It’s somewhat of a rare find, since canoes such as this aren’t found in that part of the state. It is suspected to be a part of a Calusa tribe, which dominated the southern portion of Florida back then.

Northwest Passage open?

This is an old story for Islanders: global warming, doom, oh, the horror.

Here’s a new note, though: the famed and infamous Northwest Passage between our northern boundary and Canada has apparently opened up.

According to Associated Press reports, the alleged waterway between Canada and the United States has melted to such a degree that there is indeed an ice-free waterway from northern Greenland to Alaska.

‘Tale’ tales

Theater reviews are no longer my forte, but after listening to a theatrical friend tell me about the backstage antics involved in the Asolo’s “Tale of Two Cities” performance, I figured it was worth a watch.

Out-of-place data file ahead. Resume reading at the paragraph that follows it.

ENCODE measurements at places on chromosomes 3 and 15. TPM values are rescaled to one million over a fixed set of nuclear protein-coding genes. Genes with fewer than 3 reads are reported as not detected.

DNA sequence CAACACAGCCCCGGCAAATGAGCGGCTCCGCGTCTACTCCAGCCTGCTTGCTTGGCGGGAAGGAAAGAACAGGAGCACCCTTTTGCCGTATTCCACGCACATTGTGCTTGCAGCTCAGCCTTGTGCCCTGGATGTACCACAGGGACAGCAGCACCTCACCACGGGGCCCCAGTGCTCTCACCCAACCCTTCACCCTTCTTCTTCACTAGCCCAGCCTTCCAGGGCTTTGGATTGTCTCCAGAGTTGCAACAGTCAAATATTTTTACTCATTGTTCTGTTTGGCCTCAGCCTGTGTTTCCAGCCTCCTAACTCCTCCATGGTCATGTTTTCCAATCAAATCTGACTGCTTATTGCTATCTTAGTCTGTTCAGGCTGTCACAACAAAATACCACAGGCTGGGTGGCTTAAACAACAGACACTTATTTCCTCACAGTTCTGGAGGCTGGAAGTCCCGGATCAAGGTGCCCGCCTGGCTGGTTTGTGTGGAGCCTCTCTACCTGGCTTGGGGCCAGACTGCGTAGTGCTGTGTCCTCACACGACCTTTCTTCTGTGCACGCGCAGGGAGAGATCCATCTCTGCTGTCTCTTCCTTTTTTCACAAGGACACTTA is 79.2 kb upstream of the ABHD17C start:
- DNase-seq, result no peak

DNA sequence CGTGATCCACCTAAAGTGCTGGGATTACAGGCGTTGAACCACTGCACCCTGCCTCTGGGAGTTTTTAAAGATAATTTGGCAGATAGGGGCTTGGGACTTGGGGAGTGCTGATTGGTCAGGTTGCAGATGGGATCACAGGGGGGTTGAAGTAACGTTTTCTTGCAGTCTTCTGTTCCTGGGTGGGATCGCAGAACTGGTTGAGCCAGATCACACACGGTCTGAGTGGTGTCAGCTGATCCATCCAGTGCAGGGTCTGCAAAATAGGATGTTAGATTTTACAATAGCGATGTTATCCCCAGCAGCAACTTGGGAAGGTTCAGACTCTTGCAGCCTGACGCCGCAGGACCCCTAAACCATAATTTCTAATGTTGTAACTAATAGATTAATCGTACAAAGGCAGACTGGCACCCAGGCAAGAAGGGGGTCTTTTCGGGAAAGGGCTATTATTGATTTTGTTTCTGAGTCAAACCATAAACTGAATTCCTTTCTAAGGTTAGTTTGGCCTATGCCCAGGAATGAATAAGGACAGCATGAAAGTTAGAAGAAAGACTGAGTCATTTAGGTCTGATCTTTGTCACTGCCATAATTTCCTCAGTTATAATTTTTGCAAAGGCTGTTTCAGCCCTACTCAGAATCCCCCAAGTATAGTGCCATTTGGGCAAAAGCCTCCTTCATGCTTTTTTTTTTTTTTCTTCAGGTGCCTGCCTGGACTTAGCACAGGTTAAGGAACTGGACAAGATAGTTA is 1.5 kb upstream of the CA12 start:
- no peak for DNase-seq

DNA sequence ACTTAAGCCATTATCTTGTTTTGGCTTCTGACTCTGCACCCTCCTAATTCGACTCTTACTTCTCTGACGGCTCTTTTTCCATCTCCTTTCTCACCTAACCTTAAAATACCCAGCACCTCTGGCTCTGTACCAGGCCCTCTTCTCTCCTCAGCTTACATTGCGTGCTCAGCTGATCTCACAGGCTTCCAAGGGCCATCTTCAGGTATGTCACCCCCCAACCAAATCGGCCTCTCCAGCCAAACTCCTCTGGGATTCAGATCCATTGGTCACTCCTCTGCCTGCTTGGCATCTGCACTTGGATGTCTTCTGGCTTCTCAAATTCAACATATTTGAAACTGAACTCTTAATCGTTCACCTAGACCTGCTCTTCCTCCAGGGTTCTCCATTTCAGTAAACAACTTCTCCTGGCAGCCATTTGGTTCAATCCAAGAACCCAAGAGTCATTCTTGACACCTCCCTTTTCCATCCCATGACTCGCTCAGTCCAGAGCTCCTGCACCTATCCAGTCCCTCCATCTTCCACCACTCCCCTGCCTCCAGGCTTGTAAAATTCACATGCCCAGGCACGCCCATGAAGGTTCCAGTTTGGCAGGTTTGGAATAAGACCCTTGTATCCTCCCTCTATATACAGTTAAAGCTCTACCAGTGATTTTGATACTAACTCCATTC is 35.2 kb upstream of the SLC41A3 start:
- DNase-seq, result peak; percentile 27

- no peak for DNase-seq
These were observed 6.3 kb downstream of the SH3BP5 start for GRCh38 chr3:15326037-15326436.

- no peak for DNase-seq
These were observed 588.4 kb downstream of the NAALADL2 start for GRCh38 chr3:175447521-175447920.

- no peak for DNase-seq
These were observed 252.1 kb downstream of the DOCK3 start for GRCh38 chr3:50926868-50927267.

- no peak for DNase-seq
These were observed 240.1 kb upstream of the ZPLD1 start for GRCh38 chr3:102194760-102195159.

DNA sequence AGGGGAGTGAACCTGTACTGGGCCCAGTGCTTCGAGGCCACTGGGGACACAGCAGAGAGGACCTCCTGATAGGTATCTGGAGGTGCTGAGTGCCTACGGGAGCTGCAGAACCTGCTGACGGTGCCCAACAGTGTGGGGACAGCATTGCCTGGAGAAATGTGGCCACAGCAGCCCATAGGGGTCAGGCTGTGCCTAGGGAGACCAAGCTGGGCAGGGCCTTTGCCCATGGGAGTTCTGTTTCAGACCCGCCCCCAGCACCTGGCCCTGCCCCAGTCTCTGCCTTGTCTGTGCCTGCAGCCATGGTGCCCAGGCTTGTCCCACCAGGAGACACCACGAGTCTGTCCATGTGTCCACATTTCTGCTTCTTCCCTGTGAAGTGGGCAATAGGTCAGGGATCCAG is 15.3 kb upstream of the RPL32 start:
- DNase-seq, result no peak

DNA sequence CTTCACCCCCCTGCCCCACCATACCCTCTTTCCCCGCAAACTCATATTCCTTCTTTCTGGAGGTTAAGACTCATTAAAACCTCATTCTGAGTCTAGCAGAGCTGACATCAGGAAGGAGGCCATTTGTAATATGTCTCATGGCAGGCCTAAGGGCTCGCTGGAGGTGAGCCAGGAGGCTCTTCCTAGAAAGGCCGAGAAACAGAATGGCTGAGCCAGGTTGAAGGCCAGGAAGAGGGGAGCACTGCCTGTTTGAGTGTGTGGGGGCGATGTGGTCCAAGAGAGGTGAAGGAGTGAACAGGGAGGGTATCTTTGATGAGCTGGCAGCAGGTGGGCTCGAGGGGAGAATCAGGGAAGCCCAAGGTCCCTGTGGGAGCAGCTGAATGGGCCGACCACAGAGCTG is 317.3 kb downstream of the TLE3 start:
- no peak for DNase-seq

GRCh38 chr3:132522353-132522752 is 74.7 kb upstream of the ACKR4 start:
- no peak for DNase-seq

Wow.

Granted, most of my performing arts experience was with community theater productions, but to see a cast of 40 and a production that cost $12 million was a bit much for this old Islander.

“Tale” is a musical take-off of Charles Dickens book. The cast is mostly Asolo rep performers, plus some high-ranking Broadway performers who will, everyone hopes, bring the play to Broadway in the spring.

I would urge everyone to go to Sarasota to watch it if all the performances were not already sold out - and have been for weeks.

‘Tale’ tales, two

October and November are generally referred to as the “shoulder” months of the year for visitors. Few northerners are here, resorts are quiet, restaurants are still.

Why is it then that a brand-new production has packed a theater in Sarasota for upwards of a month for matinees, children’s performances and evening showings?

Could it be that we’re just plain starved for performance art in the “off” season?

Sandscript factoid

A group of hikers apparently drowned a 2-year-old brown bear outside of Warsaw, Poland. Investigators are looking into the incident.

The six young men said the bear tried to attack them. They at first tried to distract it by throwing bread at it and, when the animal continued to advance, decided they had no other alternative but to drown the critter.

Bread as a means of “distracting” a charging animal? Hello?